There’s a very famous quote often misattributed to Voltaire that goes, “I disapprove of what you say, but I will defend to the death your right to say it.” That no longer seems to be a very popular sentiment in America. That’s too bad because those words cut to the heart of the First Amendment.
Moreover, it’s doubly important that universally despised groups like Nazis and white supremacists should have free speech. The usual response to this is something akin to, “So, you like Nazis, huh?” Well, no. Did you catch the “universally despised” comments? I’ve been conservative for decades, I’ve gone to Republican conferences, I’ve talked to hundreds of people on the Right and I have literally never met someone in person who likes Richard Spencer, David Duke, the KKK or the Nazi Party. Certainly people like that exist, just as there are people who are fans of Bill Ayers, Margaret Sanger or the Communist Party, but white supremacists are a marginalized fringe group in America.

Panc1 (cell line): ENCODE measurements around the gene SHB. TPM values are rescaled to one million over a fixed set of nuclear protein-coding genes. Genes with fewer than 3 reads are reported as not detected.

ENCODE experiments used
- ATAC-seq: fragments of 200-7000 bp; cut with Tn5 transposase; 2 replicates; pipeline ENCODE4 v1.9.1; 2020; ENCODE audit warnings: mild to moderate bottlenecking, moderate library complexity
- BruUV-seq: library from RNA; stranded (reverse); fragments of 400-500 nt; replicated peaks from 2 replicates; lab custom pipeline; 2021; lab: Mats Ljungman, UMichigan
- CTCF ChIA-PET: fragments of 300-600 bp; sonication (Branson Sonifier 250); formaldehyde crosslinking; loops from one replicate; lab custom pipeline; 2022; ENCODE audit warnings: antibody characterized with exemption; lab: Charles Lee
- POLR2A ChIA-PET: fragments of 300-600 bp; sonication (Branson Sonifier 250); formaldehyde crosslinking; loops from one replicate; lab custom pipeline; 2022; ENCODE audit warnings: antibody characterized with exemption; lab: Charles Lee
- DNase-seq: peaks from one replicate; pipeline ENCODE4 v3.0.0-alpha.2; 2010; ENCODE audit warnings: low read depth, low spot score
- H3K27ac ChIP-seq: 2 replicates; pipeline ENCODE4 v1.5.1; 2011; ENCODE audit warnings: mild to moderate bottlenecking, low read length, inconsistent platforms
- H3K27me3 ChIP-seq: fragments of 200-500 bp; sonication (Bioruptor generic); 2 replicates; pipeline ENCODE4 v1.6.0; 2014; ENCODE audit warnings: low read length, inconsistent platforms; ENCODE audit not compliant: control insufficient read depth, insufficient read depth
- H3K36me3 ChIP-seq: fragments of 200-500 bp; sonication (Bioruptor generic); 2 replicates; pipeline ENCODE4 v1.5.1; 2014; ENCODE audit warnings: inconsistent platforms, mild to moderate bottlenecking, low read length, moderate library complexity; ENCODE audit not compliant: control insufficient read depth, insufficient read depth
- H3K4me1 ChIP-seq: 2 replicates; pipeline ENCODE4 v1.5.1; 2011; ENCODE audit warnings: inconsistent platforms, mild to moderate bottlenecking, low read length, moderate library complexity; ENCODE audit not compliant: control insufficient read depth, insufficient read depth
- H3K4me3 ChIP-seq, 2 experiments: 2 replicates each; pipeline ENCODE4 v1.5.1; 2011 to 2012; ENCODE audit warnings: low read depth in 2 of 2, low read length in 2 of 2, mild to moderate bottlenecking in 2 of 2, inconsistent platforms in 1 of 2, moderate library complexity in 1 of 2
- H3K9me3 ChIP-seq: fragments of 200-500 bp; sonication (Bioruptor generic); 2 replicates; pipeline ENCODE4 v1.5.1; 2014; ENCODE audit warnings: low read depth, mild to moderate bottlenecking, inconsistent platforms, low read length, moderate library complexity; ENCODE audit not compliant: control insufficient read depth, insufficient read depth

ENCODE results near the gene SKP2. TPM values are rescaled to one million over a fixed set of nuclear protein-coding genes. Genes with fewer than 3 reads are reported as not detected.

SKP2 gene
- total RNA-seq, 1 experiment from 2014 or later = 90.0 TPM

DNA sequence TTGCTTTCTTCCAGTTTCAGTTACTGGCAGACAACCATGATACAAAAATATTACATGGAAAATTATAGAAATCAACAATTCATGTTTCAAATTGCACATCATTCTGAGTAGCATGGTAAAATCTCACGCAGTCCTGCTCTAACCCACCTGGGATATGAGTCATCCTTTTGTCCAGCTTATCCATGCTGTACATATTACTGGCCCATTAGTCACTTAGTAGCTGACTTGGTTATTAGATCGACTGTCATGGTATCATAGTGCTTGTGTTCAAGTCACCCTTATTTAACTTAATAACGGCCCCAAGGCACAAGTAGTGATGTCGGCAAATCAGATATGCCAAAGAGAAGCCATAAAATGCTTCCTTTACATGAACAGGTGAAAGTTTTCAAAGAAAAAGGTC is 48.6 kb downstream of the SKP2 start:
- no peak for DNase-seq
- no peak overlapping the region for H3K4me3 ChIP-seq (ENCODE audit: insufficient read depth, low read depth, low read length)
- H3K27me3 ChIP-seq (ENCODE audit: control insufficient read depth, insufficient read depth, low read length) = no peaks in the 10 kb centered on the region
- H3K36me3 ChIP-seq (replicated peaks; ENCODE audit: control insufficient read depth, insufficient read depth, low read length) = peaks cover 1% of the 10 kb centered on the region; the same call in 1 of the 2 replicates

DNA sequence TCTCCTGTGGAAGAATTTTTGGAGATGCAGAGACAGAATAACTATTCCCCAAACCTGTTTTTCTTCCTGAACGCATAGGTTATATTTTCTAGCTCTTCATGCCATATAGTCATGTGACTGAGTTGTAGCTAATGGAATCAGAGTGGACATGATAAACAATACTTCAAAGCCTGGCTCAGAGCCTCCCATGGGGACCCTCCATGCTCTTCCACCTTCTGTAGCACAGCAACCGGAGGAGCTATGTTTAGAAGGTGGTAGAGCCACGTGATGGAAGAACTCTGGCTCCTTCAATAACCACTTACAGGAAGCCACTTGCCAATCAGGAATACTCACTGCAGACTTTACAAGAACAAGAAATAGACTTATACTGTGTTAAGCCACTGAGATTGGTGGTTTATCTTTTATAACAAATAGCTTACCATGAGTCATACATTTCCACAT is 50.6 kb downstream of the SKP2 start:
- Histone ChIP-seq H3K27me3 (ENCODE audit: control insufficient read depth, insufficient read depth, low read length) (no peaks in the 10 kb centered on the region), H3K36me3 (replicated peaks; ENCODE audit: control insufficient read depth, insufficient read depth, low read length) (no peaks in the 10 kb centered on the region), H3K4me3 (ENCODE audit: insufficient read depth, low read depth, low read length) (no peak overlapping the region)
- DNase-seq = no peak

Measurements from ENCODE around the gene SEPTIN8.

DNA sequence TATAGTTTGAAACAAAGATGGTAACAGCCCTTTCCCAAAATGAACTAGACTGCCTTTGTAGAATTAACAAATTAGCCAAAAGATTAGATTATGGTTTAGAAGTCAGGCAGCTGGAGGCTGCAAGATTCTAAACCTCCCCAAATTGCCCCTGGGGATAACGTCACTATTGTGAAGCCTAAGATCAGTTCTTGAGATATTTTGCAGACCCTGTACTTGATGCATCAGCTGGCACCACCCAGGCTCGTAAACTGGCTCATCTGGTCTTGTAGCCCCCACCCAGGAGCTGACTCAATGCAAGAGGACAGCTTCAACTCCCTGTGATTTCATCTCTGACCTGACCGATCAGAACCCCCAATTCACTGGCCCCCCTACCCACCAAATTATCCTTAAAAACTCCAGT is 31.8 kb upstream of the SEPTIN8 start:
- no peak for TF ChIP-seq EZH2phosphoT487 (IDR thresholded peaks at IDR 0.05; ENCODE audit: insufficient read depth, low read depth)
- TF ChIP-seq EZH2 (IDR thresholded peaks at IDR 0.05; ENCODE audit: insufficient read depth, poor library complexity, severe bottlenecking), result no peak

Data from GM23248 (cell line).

In any case, this is the key point that liberals and even some conservatives eager to prove their undying hatred of racism to liberals (Sorry, guys, they’ll be calling you Nazis next week anyway) don’t understand. If the speech of even Nazis and the KKK are protected despite the fact that they are considered pariahs on both the Left and Right, then the speech of groups that are considered equally abhorrent by much of the population, like the Communist Party, Planned Parenthood, Antifa and Black Lives Matter, are equally protected. In other words, your free speech tomorrow depends on whether or not the free speech of repugnant groups is protected today.
The usual response on the Left to that is something akin to, “I like those groups much more than Nazis or the KKK and so here’s a flimsy reason why it’s wrong to take away their First Amendment rights, even as the government censors groups I don’t like.” That’s intellectually dishonest reasoning put forth by people who are confident that they can get away with their horrible behavior because they don’t believe that the shoe will ever be on the other foot.